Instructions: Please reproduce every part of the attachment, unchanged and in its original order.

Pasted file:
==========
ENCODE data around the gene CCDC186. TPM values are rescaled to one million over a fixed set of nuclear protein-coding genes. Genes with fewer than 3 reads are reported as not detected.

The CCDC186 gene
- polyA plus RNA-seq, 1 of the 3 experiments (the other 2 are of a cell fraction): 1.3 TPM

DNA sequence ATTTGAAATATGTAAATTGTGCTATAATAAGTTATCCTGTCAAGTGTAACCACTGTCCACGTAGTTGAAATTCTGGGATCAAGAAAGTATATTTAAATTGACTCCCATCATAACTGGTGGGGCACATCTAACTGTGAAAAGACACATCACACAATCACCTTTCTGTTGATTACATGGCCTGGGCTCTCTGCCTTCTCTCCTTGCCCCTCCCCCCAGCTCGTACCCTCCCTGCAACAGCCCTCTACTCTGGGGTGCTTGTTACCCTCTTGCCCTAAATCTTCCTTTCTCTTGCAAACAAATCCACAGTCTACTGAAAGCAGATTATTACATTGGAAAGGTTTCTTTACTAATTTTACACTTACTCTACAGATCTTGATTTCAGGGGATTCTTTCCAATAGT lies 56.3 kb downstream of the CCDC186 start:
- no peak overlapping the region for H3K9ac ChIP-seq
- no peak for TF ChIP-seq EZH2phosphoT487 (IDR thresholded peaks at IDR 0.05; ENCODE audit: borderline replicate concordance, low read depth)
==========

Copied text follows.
ENCODE data around the gene CCDC186. TPM values are rescaled to one million over a fixed set of nuclear protein-coding genes. Genes with fewer than 3 reads are reported as not detected.

The CCDC186 gene
- polyA plus RNA-seq, 1 of the 3 experiments (the other 2 are of a cell fraction): 1.3 TPM

DNA sequence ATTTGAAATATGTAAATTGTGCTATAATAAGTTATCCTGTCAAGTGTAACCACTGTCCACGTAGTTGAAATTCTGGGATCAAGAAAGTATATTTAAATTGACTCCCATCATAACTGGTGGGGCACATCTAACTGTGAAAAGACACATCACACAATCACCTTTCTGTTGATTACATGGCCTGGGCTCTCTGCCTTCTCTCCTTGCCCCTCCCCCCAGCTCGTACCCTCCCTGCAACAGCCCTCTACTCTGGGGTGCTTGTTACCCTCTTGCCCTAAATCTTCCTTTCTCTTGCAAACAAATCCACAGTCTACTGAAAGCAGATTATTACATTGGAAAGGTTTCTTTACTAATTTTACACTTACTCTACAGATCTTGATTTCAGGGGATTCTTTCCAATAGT lies 56.3 kb downstream of the CCDC186 start:
- no peak overlapping the region for H3K9ac ChIP-seq
- no peak for TF ChIP-seq EZH2phosphoT487 (IDR thresholded peaks at IDR 0.05; ENCODE audit: borderline replicate concordance, low read depth)